Peter C. Mancall, Andrew W. Mellon Professor of the Humanities, USC Dornsife College of Letters, Arts and Sciences.
This year marks the 400th anniversary of the first Thanksgiving in New England. Remembered and retold as an allegory for perseverance and cooperation, the story of that first Thanksgiving has become an important part of how Americans think about the founding of their country.
But what happened four months later, starting in March 1622 about 600 miles south of Plymouth, is, I believe, far more reflective of the country’s origins – a story not of peaceful coexistence but of distrust, displacement and repression.
As a scholar of colonial New England and Virginia, I have often wondered why Americans tend to pay so much less attention to other English migrants of the same era.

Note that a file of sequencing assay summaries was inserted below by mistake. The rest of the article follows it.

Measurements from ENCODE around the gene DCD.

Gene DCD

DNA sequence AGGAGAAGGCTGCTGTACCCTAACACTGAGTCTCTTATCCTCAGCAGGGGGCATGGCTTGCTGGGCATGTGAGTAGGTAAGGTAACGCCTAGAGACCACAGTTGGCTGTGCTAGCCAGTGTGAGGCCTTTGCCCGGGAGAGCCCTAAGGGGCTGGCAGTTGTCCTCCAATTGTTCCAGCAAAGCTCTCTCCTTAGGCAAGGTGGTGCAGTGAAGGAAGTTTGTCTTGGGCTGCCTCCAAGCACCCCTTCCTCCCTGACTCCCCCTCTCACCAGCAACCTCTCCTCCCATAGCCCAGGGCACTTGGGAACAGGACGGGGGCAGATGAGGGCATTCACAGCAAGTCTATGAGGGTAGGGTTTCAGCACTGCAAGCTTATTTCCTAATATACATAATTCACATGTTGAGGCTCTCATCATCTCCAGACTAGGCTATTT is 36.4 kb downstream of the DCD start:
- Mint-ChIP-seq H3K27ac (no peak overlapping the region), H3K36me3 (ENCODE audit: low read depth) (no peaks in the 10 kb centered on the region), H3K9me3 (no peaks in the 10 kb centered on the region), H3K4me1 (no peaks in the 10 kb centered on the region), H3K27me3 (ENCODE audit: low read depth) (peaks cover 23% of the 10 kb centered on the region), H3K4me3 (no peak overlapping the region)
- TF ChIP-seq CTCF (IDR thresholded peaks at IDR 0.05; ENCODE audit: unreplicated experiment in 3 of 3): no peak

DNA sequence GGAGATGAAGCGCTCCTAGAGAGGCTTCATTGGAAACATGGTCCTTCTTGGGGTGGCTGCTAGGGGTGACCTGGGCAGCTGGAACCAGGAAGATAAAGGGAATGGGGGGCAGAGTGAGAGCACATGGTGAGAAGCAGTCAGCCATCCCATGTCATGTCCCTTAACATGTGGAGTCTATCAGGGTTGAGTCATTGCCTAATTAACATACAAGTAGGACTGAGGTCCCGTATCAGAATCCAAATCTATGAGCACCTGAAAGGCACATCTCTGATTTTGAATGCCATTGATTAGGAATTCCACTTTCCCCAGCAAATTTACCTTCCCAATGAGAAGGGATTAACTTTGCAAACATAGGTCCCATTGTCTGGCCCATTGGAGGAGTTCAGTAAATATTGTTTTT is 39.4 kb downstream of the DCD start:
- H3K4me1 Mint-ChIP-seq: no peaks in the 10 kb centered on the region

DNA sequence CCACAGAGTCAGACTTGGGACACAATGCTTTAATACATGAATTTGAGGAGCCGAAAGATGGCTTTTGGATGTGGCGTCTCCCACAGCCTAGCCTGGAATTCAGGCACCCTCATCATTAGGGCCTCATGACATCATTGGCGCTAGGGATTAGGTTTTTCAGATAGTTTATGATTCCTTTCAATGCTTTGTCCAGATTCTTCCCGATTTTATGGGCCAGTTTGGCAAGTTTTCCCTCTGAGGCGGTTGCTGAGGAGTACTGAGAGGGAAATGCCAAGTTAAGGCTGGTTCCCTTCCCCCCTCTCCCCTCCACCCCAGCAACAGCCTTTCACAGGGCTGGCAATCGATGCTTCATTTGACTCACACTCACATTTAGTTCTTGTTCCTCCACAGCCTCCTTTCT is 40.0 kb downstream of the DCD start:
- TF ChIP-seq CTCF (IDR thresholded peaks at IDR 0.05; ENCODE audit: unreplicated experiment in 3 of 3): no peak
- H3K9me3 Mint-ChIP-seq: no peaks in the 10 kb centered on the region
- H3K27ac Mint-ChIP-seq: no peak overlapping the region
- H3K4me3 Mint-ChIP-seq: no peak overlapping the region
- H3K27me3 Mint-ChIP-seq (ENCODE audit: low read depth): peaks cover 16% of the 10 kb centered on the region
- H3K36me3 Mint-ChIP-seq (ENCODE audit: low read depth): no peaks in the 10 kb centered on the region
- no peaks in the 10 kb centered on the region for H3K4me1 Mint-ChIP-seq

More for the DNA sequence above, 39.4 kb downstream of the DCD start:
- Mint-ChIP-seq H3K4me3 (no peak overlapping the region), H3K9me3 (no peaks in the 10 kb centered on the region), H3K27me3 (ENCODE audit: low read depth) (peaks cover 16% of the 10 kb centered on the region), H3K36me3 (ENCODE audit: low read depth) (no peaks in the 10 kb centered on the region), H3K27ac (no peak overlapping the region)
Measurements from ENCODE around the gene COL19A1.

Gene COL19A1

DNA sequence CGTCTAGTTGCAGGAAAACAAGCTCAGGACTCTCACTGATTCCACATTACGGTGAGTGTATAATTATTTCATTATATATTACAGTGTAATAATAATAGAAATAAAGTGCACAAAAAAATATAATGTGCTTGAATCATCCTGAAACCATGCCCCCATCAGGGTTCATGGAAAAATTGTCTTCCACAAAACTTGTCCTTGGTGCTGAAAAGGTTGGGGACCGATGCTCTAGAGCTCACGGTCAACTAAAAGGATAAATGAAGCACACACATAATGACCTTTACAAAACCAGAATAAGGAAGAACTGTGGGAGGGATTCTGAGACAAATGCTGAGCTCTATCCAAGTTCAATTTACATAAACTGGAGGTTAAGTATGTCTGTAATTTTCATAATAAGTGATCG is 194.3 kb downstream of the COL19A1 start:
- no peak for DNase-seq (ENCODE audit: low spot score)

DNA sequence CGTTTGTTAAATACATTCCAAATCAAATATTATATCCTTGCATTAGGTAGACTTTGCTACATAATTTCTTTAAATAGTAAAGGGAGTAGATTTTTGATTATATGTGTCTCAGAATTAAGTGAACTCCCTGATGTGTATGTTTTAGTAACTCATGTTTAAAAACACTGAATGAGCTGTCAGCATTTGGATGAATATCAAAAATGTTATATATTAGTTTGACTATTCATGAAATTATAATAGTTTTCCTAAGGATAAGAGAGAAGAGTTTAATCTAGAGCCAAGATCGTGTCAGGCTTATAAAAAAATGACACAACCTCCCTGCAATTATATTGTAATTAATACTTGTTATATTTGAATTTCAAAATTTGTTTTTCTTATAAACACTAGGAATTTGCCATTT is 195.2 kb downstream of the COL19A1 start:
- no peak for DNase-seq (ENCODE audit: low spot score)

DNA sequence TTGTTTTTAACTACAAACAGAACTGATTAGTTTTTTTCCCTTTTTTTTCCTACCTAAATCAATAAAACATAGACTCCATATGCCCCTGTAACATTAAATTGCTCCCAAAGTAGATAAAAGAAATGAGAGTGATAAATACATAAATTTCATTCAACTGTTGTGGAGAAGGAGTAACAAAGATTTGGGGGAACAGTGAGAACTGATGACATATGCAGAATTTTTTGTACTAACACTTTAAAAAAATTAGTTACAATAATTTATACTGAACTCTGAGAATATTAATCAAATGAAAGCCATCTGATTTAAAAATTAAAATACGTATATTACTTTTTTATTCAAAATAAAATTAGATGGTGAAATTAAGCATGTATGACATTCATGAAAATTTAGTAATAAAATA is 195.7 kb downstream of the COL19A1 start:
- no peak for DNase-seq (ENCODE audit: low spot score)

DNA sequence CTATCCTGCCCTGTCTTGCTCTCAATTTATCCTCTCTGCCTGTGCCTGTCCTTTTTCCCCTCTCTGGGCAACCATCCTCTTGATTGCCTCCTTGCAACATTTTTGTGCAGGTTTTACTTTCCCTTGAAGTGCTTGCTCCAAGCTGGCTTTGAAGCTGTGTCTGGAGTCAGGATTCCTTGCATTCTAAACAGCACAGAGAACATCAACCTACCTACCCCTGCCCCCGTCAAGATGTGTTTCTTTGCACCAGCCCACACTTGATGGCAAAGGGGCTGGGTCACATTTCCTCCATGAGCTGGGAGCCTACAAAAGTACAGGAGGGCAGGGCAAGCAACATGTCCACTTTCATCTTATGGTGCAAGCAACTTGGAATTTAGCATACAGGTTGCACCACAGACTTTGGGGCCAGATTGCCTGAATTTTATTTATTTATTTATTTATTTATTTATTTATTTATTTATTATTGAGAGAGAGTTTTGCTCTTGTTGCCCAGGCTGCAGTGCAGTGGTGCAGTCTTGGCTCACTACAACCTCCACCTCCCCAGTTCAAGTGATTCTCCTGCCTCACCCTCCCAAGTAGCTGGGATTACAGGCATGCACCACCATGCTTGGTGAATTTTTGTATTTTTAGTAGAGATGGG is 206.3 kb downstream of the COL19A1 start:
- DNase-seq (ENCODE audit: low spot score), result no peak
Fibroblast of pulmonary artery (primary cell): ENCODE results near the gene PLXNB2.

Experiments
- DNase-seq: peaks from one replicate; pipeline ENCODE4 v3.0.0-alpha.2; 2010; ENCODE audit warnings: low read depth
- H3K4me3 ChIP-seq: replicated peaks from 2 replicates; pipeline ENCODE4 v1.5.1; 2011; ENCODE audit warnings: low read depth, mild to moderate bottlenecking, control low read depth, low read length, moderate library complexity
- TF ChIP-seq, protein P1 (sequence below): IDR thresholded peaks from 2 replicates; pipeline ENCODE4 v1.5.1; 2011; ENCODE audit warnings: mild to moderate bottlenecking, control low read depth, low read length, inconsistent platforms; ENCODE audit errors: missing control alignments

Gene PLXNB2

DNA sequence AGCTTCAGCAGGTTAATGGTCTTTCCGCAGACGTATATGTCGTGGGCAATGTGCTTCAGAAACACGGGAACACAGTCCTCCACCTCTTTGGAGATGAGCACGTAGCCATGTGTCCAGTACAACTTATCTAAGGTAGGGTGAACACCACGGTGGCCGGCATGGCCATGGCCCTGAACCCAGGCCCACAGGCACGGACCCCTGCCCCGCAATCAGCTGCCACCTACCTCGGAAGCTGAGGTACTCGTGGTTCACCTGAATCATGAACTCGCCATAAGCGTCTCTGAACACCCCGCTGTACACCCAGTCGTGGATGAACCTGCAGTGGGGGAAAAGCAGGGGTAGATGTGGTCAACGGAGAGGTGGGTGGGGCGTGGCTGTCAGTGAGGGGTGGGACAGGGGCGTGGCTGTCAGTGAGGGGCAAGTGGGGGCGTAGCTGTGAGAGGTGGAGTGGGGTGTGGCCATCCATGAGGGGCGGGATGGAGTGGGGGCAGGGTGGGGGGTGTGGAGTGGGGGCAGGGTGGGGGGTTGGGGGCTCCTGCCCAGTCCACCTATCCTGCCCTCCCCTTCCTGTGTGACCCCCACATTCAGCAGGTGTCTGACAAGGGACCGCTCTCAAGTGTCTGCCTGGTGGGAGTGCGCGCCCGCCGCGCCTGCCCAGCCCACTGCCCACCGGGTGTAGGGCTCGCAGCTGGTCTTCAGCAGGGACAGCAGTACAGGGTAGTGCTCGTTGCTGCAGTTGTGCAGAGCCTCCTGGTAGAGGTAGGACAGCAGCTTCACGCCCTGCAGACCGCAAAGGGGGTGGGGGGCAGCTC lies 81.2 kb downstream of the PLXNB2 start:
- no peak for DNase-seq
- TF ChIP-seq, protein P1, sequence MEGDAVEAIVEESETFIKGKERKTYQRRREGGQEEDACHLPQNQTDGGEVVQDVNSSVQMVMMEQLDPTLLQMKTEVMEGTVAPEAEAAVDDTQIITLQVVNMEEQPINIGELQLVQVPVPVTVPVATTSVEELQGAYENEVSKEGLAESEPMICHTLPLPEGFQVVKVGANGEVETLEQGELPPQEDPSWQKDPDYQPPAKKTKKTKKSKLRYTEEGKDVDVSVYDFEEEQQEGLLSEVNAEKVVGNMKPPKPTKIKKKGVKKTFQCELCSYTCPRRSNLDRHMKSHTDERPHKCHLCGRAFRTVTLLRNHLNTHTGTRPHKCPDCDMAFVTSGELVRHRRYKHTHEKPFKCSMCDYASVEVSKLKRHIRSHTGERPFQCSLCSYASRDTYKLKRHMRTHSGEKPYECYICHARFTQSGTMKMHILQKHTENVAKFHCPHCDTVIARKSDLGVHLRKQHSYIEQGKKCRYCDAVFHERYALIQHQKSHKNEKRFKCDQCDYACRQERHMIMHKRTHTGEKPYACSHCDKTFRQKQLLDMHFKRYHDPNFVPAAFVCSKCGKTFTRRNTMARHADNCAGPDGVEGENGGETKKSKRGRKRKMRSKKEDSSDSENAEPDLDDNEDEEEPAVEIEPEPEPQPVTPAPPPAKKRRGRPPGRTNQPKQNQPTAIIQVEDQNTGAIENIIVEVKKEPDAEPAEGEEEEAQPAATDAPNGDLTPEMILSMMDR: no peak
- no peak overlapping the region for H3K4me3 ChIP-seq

The conquest and colonization of New England mattered, of course. But the Pilgrims’ experience in the early 1620s tells us less about the colonial era than events along Chesapeake Bay, where the English had established Jamestown in 1607.
A compelling origin story
The Pilgrims etched their place in the nation’s history long ago as plucky survivors who persevered despite difficult conditions. Ill-prepared for the New England winter of 1620 to 1621, they benefited when a terrible epidemic raged among the Indigenous peoples of the region from 1616 to 1619, which reduced competition for resources.